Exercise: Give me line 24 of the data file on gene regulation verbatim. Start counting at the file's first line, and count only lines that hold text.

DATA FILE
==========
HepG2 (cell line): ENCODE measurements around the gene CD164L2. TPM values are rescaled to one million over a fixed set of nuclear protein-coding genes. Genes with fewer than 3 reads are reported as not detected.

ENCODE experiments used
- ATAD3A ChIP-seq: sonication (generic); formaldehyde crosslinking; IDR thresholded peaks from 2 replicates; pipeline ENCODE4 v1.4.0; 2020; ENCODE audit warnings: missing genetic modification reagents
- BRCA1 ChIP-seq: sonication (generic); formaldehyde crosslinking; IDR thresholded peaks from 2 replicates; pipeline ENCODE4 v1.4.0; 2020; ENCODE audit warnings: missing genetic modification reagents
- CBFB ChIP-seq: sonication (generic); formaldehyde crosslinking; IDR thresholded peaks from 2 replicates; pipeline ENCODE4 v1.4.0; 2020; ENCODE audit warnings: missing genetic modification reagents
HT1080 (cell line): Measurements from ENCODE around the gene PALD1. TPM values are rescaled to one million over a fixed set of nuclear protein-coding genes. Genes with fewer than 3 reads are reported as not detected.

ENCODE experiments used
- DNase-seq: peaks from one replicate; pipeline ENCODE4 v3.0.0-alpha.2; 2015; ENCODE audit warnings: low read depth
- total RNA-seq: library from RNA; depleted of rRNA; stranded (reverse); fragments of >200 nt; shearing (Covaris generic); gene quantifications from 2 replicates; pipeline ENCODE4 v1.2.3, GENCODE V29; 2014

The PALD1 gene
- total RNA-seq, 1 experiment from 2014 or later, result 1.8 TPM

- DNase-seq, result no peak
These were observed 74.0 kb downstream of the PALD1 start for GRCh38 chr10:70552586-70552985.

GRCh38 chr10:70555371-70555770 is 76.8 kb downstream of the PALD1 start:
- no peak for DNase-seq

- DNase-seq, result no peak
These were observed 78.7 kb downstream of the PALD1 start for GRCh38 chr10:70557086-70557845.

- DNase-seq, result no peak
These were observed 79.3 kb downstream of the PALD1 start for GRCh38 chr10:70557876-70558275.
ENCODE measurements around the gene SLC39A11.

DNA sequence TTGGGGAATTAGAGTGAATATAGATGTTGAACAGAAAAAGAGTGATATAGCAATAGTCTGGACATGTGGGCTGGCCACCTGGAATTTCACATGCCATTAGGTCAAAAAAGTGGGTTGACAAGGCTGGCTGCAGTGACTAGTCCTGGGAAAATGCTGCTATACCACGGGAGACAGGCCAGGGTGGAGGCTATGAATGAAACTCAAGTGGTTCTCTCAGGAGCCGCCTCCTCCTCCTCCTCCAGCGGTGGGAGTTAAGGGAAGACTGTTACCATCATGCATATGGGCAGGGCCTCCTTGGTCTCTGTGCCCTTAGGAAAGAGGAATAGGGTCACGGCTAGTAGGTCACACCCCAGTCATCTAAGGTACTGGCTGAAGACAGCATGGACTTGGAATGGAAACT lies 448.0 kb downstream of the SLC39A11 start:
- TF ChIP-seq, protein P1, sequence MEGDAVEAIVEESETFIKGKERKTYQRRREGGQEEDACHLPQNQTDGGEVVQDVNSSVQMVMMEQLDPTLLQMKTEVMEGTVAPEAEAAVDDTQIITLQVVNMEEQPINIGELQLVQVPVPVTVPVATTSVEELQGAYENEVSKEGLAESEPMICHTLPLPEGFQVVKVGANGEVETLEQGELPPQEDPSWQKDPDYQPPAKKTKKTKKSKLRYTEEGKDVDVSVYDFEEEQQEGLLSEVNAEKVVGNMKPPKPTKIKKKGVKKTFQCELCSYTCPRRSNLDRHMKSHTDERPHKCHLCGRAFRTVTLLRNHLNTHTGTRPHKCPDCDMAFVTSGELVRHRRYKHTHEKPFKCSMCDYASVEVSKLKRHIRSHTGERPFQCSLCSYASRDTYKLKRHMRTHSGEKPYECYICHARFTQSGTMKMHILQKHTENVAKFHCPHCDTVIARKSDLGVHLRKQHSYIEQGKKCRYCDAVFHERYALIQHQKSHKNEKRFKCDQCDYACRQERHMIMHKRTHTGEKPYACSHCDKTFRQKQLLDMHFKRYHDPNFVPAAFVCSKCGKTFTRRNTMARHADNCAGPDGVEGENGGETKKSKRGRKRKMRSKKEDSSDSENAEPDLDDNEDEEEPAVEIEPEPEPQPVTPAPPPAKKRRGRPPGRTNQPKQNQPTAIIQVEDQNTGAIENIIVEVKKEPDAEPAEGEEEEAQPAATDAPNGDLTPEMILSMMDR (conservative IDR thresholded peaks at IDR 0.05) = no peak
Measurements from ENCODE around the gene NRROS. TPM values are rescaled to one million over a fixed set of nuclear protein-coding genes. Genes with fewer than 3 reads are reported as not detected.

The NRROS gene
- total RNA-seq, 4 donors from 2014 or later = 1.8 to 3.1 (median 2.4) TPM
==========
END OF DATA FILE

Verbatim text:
The NRROS gene